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jerryking : keynesian   6

How Stanford Took On the Giants of Economics - The New York Times
SEPT. 10, 2015 | NYT | By NEIL IRWIN.

Stanford’s success with economists is part of a larger campaign to stake a claim as the country’s top university. Its draw combines a status as the nation’s “it” university — now with the lowest undergraduate acceptance rate and a narrow No. 2 behind Harvard for the biggest fund-raising haul — with its proximity to many of the world’s most dynamic companies. Its battle with Eastern universities echoes fights in other industries in which established companies, whether hotels or automobile makers, are being challenged by Silicon Valley money and entrepreneurship....reflection of a broader shift in the study of economics, in which the most cutting-edge work increasingly relies less on a big-brained individual scholar developing mathematical theories, and more on the ability to crunch extensive sets of data to glean insights about topics as varied as how incomes differ across society and how industries organize themselves....The specialties of the new recruits vary, but they are all examples of how the momentum in economics has shifted away from theoretical modeling and toward “empirical microeconomics,” the analysis of how things work in the real world, often arranging complex experiments or exploiting large sets of data. That kind of work requires lots of research assistants, work across disciplines including fields like sociology and computer science, and the use of advanced computational techniques unavailable a generation ago....Less clear is whether the agglomeration of economic stars at Stanford will ever amount to the kind of coherent school of thought that has been achieved at some other great universities (e.g. Milton Friedman's The Chicago School neoclassical focus on efficiency of markets and the risks of government intervention and M.I.T.’s economics' Keynesian tradition)
economics  economists  empiricism  in_the_real_world  Stanford  MIT  Harvard  Colleges_&_Universities  recruiting  poaching  movingonup  rankings  machine_learning  cross-disciplinary  massive_data_sets  data  uChicago  microeconomics  Keynesian  Chicago_School 
september 2015 by jerryking
Infrastructure spending is no miracle cure - The Globe and Mail
The Globe and Mail
Published Thursday, Apr. 23 2015

In some circles, infrastructure spending is seen as a miracle cure to lift the economy, if not political fortunes. With rock bottom interest rates, proponents say now is the perfect time to ramp up spending on trains and subways in order to stimulate growth, relieve congestion and boost long-term productivity.

As with most economic strategies, however, the devil is in the execution....You can always find studies to buttress your claims that new infrastructure pays for itself by stimulating the economy and generating jobs during the construction phase while boosting productivity thereafter. But this is hardly true across the board. Does anyone believe the Sheppard subway line has made Toronto’s economy more productive? It’s a sinkhole whose operating costs are a drain on the rest of the transit system.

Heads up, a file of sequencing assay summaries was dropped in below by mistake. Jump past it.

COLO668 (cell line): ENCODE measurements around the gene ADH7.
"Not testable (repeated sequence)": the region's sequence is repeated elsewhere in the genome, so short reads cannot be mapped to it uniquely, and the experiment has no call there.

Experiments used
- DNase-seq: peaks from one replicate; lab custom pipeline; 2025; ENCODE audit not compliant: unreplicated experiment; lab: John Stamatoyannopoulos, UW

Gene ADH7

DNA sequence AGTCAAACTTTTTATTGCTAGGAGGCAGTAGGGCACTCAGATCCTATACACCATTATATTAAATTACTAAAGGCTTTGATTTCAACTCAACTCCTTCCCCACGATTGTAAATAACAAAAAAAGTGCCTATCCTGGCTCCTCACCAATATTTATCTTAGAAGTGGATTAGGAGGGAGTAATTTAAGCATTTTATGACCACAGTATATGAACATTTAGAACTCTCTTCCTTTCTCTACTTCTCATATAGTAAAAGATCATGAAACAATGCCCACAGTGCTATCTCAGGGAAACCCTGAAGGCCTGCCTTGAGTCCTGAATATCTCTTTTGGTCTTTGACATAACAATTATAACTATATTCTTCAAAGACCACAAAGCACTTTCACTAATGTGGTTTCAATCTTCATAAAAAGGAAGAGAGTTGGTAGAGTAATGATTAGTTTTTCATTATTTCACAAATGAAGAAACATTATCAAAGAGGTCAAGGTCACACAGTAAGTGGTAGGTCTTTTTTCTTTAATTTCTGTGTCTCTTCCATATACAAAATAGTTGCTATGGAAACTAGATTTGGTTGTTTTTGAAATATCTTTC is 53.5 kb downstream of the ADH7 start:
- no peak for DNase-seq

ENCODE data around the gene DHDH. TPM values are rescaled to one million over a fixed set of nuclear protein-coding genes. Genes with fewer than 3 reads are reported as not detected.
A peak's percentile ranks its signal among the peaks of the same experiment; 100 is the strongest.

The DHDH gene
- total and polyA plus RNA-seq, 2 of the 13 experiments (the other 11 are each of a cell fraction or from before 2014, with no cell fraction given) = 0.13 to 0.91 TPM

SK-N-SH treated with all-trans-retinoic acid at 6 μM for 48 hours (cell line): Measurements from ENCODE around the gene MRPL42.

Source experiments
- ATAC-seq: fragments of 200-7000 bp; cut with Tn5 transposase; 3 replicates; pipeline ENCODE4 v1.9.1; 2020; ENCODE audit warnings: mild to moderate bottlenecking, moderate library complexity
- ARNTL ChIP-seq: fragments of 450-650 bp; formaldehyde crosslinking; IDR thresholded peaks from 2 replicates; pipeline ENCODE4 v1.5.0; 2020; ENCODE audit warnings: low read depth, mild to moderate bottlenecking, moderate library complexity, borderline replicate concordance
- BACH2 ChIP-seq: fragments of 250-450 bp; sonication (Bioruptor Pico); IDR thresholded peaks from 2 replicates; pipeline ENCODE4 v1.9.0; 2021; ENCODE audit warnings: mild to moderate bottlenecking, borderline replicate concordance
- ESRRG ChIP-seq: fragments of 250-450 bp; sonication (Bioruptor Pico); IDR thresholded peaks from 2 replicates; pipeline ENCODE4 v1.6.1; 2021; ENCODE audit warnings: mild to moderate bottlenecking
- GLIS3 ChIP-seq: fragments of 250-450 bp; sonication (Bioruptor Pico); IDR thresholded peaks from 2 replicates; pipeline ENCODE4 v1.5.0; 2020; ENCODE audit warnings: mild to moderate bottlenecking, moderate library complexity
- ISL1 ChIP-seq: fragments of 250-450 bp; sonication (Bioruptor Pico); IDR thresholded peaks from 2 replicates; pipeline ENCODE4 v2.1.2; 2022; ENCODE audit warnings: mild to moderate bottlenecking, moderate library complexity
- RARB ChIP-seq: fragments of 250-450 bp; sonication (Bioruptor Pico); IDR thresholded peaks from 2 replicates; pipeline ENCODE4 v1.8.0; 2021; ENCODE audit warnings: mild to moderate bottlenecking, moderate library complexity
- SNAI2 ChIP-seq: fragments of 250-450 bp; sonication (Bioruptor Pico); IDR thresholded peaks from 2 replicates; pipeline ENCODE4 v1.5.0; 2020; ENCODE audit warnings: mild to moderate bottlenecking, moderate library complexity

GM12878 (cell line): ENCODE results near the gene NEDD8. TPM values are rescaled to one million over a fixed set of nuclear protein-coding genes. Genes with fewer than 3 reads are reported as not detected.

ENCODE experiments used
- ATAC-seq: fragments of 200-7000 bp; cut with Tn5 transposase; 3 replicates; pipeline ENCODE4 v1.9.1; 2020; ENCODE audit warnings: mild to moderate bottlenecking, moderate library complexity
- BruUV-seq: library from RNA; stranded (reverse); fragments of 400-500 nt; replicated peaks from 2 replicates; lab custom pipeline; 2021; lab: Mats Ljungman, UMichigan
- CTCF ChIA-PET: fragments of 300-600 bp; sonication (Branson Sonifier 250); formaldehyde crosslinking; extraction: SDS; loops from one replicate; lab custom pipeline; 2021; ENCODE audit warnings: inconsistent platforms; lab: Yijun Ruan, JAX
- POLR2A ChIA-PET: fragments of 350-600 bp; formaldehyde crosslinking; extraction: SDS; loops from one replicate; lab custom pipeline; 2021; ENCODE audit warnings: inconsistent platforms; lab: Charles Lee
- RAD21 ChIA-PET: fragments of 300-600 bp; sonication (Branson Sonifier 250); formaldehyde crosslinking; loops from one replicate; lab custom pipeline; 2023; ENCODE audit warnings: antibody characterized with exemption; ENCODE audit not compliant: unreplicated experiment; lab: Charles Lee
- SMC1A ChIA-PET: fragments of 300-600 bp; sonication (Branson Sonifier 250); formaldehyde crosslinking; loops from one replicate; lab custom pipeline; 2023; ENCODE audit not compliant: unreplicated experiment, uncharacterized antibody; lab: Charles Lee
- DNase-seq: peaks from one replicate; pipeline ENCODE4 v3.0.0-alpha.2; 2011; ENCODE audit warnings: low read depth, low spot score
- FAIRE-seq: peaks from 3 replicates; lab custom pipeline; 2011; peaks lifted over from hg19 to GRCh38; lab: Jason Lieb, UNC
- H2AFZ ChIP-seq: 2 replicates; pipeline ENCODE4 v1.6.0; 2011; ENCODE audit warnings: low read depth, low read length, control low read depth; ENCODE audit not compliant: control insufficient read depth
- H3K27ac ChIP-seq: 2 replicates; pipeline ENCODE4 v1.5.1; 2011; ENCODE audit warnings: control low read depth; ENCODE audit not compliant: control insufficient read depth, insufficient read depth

And what about Pearson Airport’s Terminal 1? It’s a cavernous monster that adds to passenger stress levels while subtracting from their productivity. Speaking of poorly conceived projects, the soon-to-open rail link between Pearson and downtown Toronto appears to rely on overly optimistic ridership projections.

In our infrastructure envy, we decry our subways, roads and commuter trains as second-rate. But proper scale and functionality are far more important than fancy architecture or expensive materials.
Konrad_Yakabuski  infrastructure  politics  debt  second-rate  Keynesian  scaling  functionality  UPX  interest_rates  sinkholes  low-interest  overoptimism 
april 2015 by jerryking
MIT Forged Activist Views, Ties of Central Bankers -
December 11, 2012 | WSJ | By JON HILSENRATH.

MIT Forged Activist Views of Central Bank Role and Cinched Central Bankers' Ties
MIT  economists  Colleges_&_Universities  central_banking  central_banks  Keynesian 
december 2012 by jerryking
The Missing Fifth -
May 9, 2011| NYT | By DAVID BROOKS. Americans should be
especially alert to signs that the country is becoming less vital &
industrious. One of those signs comes from the labor market. As my
colleague David Leonhardt points out, in 1954, about 96 % of American
men between the ages of 25 & 54 worked. Today that number is around
80 %. One-fifth of all men in their prime working ages are not getting
up & going to work...The result is this: There are more idle men now
than at any time since the Great Depression, & this time the
problem is mostly structural, not cyclical. These men will find it hard
to attract spouses. Many will pick up habits that have a corrosive
cultural influence on those around them. The country will not benefit
from their potential abilities. This is a big problem. It can’t be
addressed through the sort of short-term Keynesian stimulus some on the
left are still fantasizing about. It can’t be solved by simply reducing
the size of govt. as some on the right imagine.
cultural_corrosion  David_Brooks  gender_gap  unemployment  men  Great_Depression  participation_rates  structural_change  Keynesian  joblessness  habits  values 
may 2011 by jerryking
The renaissance of state intervention
September 19, 2008 G&M editorial on the U.S. government
being forced to be pragmatic and commonsensical in approach to dealing
with the banks.
crisis  editorials  Keynesian  public_policy  state-as-facilitator  state_capitalism 
january 2009 by jerryking

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